Janesville44.8°

Janesville bus money appears safe

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MARCIA A. NELESEN
February 25, 2011
— Janesville's bus system probably won't lose more than $900,000 in federal money—at least for now—because the city recently signed a two-year collective bargaining agreement with its bus drivers.

According to an analysis from the Legislative Fiscal Bureau, federal labor law mandates that collective bargaining rights be in place before federal transit funds can be released to a mass transit provider. Elements that must be bargained for include wages, working conditions, pension benefits, seniority, vacation, sick and personal leave.


City Manager Eric Levitt said unknowns remain about transit funds and the governor's budget repair bill that threatens to reduce collective bargaining rights.


Levitt said he believes the city meets the collective bargaining requirement of the federal code because the city has an agreement with the union through 2012.


"I think we've done the best thing we can do to assure that we will get the federal aid, via getting a contract for two more years," Levitt said.


Jay Winzenz, assistant city manager, said he believes the link of federal funds to collective bargaining is unique to transit assistance. The city receives federal funds through community development block grants, too, but nobody in the department that administers the funds has the right to collectively bargain.


Kim Ehrhardt, director of curriculum, instruction and assessment for the Janesville School District, said he does not believe the school district would lose federal funds if changes were made to collective bargaining.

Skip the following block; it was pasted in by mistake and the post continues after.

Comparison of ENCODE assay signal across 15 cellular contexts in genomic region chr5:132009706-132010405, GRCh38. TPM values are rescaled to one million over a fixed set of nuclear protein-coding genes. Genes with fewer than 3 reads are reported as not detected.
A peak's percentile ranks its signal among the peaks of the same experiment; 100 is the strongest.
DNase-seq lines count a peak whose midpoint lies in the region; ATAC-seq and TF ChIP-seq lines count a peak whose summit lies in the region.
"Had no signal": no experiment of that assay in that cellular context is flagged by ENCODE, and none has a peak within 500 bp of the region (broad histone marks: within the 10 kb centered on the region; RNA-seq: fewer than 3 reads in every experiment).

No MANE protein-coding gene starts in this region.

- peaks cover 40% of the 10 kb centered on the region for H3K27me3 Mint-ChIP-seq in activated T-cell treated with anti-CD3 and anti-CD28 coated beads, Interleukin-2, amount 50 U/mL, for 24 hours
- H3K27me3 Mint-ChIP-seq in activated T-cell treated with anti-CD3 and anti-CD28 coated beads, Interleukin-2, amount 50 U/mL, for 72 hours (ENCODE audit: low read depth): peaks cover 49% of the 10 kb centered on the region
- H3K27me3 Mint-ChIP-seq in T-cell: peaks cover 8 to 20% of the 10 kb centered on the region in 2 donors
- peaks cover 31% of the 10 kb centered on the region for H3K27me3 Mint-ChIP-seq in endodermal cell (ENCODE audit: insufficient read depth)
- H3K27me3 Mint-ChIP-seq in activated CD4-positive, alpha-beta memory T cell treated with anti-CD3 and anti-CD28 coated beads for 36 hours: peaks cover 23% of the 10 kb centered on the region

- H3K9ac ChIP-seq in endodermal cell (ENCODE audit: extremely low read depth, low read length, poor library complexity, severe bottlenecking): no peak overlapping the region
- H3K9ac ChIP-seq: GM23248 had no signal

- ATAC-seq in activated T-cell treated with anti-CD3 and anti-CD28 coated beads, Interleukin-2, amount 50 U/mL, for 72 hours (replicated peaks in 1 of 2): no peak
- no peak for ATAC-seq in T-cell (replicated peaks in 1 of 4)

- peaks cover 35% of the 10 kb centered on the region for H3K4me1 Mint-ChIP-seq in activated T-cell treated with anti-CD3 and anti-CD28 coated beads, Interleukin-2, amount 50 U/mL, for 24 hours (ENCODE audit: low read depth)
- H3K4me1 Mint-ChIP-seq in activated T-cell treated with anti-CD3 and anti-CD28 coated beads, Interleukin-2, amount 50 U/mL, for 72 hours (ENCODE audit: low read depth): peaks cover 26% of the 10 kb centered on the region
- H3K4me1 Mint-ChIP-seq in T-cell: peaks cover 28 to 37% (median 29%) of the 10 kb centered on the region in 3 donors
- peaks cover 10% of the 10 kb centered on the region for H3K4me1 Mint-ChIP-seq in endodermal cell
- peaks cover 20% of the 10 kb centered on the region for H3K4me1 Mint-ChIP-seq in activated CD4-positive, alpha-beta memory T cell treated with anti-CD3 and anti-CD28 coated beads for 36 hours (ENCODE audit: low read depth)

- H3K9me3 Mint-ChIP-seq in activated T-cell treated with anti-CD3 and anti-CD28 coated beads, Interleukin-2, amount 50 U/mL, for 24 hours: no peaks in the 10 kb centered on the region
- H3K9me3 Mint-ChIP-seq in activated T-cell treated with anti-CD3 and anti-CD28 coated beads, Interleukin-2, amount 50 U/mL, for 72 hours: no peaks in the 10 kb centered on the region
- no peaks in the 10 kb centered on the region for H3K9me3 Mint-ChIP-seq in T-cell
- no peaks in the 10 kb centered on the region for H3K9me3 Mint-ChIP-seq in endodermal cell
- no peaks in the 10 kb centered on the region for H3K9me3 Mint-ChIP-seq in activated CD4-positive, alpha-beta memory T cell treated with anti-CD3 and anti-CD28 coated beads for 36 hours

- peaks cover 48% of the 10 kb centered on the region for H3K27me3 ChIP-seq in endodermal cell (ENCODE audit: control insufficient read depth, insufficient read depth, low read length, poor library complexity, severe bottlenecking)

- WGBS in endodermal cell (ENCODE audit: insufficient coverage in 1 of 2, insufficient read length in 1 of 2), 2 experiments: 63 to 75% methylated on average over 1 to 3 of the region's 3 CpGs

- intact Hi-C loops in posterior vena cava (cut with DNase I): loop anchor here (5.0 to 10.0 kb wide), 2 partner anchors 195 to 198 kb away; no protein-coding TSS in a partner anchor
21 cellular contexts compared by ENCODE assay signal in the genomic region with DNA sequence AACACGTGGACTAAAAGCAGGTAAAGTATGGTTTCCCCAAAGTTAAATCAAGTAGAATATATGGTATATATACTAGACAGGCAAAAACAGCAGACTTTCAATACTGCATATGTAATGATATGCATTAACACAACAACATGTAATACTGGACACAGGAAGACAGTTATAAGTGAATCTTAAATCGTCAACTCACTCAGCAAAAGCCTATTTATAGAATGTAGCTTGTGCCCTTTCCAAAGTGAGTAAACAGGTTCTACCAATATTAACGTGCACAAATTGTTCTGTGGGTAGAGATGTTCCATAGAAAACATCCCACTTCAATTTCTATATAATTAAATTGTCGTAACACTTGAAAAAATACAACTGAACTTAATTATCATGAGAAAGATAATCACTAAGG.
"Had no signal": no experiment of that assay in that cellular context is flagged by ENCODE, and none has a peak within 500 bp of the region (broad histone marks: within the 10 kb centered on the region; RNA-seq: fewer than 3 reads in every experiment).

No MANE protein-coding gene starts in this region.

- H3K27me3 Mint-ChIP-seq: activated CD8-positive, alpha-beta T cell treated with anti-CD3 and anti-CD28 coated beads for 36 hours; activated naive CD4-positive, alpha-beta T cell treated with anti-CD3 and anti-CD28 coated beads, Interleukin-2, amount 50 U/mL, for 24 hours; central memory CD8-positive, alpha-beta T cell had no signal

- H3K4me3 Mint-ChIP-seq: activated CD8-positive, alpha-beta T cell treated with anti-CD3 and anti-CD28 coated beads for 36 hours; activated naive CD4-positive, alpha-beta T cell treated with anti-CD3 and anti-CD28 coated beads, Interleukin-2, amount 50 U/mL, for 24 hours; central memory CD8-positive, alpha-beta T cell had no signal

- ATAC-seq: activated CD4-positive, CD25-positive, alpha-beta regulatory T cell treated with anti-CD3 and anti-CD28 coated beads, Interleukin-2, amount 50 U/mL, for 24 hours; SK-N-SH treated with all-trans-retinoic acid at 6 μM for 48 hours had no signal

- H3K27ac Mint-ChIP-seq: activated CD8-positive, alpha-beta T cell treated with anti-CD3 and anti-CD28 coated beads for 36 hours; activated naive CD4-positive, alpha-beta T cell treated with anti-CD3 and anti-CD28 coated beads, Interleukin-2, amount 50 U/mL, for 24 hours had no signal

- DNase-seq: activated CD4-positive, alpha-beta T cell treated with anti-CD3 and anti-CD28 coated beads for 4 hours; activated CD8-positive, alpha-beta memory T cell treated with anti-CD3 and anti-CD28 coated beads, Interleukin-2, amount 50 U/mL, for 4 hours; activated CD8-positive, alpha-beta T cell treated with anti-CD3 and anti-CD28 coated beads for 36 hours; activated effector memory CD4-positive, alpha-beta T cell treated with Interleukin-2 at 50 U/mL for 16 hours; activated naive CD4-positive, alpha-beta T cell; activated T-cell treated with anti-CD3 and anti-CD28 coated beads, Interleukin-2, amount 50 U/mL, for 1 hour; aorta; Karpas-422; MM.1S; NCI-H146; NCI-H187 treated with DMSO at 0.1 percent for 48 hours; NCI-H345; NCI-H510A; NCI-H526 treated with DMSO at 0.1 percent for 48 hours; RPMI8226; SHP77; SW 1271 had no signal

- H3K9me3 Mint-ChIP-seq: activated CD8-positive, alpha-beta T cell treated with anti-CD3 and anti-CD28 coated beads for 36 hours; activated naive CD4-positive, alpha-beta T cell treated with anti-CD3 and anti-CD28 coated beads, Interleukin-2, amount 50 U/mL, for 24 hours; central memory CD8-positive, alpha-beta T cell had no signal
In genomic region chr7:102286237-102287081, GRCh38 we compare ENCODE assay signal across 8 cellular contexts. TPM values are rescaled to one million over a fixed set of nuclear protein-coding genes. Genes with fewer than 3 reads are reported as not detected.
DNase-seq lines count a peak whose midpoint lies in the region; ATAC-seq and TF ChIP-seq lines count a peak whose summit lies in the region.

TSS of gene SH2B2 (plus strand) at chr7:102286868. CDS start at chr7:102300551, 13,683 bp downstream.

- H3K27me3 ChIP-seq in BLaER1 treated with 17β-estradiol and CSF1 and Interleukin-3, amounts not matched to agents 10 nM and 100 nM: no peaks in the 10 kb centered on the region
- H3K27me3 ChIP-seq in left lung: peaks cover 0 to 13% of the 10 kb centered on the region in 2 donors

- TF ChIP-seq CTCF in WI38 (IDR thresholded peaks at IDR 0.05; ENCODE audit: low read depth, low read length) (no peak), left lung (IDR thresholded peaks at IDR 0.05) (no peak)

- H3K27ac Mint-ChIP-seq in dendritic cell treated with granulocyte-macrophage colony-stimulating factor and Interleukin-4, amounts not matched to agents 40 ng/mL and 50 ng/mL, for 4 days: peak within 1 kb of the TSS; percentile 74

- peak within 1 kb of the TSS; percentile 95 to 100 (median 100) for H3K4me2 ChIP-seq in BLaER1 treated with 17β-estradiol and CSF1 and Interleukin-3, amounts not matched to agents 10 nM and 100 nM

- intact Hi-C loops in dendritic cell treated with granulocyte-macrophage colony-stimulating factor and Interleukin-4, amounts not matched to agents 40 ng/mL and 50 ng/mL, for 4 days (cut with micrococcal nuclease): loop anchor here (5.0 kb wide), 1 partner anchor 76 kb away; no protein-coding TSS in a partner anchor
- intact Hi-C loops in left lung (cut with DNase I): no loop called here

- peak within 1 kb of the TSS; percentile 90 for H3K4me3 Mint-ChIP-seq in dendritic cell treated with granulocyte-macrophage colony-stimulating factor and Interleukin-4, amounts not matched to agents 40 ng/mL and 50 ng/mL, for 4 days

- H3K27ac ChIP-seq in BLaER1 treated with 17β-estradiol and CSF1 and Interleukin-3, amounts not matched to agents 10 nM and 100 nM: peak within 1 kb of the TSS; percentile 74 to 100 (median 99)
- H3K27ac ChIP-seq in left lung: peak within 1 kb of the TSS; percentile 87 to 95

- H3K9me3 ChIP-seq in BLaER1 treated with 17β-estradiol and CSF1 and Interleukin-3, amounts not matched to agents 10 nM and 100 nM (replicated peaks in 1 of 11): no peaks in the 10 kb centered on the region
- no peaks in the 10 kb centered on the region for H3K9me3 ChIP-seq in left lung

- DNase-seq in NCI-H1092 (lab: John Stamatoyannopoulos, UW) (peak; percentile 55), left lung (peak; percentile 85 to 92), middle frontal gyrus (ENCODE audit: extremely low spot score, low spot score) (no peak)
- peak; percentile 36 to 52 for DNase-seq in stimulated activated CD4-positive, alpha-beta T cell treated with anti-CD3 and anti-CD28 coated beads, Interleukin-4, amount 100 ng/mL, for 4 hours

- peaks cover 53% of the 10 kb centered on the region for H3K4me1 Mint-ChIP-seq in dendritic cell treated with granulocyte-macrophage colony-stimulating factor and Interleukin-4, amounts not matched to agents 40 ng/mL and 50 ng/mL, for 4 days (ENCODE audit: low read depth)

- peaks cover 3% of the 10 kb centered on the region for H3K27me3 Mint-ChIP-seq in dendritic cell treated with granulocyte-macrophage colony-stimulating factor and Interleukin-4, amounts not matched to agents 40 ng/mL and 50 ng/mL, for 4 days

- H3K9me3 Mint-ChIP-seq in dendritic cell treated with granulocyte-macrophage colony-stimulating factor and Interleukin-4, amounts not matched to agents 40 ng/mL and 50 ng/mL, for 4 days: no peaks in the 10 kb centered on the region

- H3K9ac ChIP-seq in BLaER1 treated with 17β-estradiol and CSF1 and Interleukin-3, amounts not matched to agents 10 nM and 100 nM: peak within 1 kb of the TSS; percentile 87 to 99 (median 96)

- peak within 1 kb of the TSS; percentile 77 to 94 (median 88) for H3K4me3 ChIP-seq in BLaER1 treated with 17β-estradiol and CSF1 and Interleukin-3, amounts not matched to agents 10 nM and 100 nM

The district, for example, gets Title I funding. To the best of his knowledge, there is no requirement for collective bargaining, he said.


A spokesman in Gov. Scott Walker's office wrote in an e-mail that Walker does not believe changes in collective bargaining would affect federal funding.


"We stand by our statement that the budget repair bill meets all of the federal requirements to continue to receive federal transportation aid," Cullen Werwie, press secretary, said. "Even if some complications arise, as the fiscal bureau memo points out, ultimately local municipalities will be able to receive their federal aid."


The state received $73.9 million in federal transit money in 2010.


The state applies for aid for systems serving areas of 50,000 in population or less. All other systems apply directly to the Federal Transit Administration for federal funds.


No entity has yet applied for 2011 funding. At the time of the application, each applicant must certify that required collective bargaining provisions have been met, according to the legislative bureau.



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